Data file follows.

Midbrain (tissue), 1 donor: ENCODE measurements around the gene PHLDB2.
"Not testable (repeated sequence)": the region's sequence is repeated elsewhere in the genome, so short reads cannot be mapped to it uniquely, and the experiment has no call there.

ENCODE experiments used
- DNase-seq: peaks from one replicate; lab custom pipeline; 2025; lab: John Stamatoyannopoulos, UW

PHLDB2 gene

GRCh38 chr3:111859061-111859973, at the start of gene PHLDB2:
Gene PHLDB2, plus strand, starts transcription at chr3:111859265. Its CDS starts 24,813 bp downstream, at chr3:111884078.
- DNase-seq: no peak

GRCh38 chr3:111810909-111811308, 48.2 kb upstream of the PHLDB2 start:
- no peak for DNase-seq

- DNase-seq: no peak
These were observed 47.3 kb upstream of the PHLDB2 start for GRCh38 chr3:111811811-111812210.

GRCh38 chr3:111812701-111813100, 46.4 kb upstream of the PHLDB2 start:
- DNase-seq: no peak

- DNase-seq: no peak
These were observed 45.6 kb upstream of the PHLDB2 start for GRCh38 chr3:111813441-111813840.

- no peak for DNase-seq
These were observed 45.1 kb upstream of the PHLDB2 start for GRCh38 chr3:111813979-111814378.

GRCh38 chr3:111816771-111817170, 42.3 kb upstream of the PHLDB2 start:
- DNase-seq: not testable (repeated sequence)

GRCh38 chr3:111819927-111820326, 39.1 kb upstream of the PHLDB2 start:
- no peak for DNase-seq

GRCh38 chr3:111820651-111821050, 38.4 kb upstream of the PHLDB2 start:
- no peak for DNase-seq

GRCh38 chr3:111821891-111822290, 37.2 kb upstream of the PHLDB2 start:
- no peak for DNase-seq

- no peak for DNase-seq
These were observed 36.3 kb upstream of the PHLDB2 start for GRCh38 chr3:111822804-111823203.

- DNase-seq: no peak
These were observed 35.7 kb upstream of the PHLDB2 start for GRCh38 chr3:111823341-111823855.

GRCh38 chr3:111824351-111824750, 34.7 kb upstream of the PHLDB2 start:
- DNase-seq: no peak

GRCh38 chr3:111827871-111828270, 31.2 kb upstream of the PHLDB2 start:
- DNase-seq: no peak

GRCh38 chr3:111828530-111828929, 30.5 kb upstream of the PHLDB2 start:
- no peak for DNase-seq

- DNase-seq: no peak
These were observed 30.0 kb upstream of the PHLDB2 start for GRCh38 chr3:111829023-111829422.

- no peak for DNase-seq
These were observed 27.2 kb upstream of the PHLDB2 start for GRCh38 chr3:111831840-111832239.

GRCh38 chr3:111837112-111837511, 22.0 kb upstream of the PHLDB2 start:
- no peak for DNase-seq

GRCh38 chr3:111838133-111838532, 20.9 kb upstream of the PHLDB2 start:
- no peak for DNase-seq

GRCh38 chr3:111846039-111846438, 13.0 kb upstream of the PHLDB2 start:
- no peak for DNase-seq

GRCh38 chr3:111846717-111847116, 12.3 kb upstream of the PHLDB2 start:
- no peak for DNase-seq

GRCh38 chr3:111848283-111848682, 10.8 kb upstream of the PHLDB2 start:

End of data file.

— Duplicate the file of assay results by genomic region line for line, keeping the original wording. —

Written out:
Midbrain (tissue), 1 donor: ENCODE measurements around the gene PHLDB2.
"Not testable (repeated sequence)": the region's sequence is repeated elsewhere in the genome, so short reads cannot be mapped to it uniquely, and the experiment has no call there.

ENCODE experiments used
- DNase-seq: peaks from one replicate; lab custom pipeline; 2025; lab: John Stamatoyannopoulos, UW

PHLDB2 gene

GRCh38 chr3:111859061-111859973, at the start of gene PHLDB2:
Gene PHLDB2, plus strand, starts transcription at chr3:111859265. Its CDS starts 24,813 bp downstream, at chr3:111884078.
- DNase-seq: no peak

GRCh38 chr3:111810909-111811308, 48.2 kb upstream of the PHLDB2 start:
- no peak for DNase-seq

- DNase-seq: no peak
These were observed 47.3 kb upstream of the PHLDB2 start for GRCh38 chr3:111811811-111812210.

GRCh38 chr3:111812701-111813100, 46.4 kb upstream of the PHLDB2 start:
- DNase-seq: no peak

- DNase-seq: no peak
These were observed 45.6 kb upstream of the PHLDB2 start for GRCh38 chr3:111813441-111813840.

- no peak for DNase-seq
These were observed 45.1 kb upstream of the PHLDB2 start for GRCh38 chr3:111813979-111814378.

GRCh38 chr3:111816771-111817170, 42.3 kb upstream of the PHLDB2 start:
- DNase-seq: not testable (repeated sequence)

GRCh38 chr3:111819927-111820326, 39.1 kb upstream of the PHLDB2 start:
- no peak for DNase-seq

GRCh38 chr3:111820651-111821050, 38.4 kb upstream of the PHLDB2 start:
- no peak for DNase-seq

GRCh38 chr3:111821891-111822290, 37.2 kb upstream of the PHLDB2 start:
- no peak for DNase-seq

- no peak for DNase-seq
These were observed 36.3 kb upstream of the PHLDB2 start for GRCh38 chr3:111822804-111823203.

- DNase-seq: no peak
These were observed 35.7 kb upstream of the PHLDB2 start for GRCh38 chr3:111823341-111823855.

GRCh38 chr3:111824351-111824750, 34.7 kb upstream of the PHLDB2 start:
- DNase-seq: no peak

GRCh38 chr3:111827871-111828270, 31.2 kb upstream of the PHLDB2 start:
- DNase-seq: no peak

GRCh38 chr3:111828530-111828929, 30.5 kb upstream of the PHLDB2 start:
- no peak for DNase-seq

- DNase-seq: no peak
These were observed 30.0 kb upstream of the PHLDB2 start for GRCh38 chr3:111829023-111829422.

- no peak for DNase-seq
These were observed 27.2 kb upstream of the PHLDB2 start for GRCh38 chr3:111831840-111832239.

GRCh38 chr3:111837112-111837511, 22.0 kb upstream of the PHLDB2 start:
- no peak for DNase-seq

GRCh38 chr3:111838133-111838532, 20.9 kb upstream of the PHLDB2 start:
- no peak for DNase-seq

GRCh38 chr3:111846039-111846438, 13.0 kb upstream of the PHLDB2 start:
- no peak for DNase-seq

GRCh38 chr3:111846717-111847116, 12.3 kb upstream of the PHLDB2 start:
- no peak for DNase-seq

GRCh38 chr3:111848283-111848682, 10.8 kb upstream of the PHLDB2 start: